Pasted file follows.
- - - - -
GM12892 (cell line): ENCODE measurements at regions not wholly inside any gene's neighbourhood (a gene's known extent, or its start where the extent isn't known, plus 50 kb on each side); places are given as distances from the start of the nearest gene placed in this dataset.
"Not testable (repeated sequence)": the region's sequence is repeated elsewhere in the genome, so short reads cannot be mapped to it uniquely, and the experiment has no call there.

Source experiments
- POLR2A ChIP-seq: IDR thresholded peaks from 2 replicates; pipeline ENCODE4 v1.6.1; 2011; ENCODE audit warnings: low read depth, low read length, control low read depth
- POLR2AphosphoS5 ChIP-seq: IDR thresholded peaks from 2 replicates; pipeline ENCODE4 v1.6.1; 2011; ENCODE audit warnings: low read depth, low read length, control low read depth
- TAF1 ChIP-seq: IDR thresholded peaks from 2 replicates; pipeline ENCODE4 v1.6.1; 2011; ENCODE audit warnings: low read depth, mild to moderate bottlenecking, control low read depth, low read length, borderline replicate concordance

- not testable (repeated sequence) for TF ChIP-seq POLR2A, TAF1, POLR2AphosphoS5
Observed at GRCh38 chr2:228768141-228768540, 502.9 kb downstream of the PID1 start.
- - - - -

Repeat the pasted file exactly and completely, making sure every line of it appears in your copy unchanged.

GM12892 (cell line): ENCODE measurements at regions not wholly inside any gene's neighbourhood (a gene's known extent, or its start where the extent isn't known, plus 50 kb on each side); places are given as distances from the start of the nearest gene placed in this dataset.
"Not testable (repeated sequence)": the region's sequence is repeated elsewhere in the genome, so short reads cannot be mapped to it uniquely, and the experiment has no call there.

Source experiments
- POLR2A ChIP-seq: IDR thresholded peaks from 2 replicates; pipeline ENCODE4 v1.6.1; 2011; ENCODE audit warnings: low read depth, low read length, control low read depth
- POLR2AphosphoS5 ChIP-seq: IDR thresholded peaks from 2 replicates; pipeline ENCODE4 v1.6.1; 2011; ENCODE audit warnings: low read depth, low read length, control low read depth
- TAF1 ChIP-seq: IDR thresholded peaks from 2 replicates; pipeline ENCODE4 v1.6.1; 2011; ENCODE audit warnings: low read depth, mild to moderate bottlenecking, control low read depth, low read length, borderline replicate concordance

- not testable (repeated sequence) for TF ChIP-seq POLR2A, TAF1, POLR2AphosphoS5
Observed at GRCh38 chr2:228768141-228768540, 502.9 kb downstream of the PID1 start.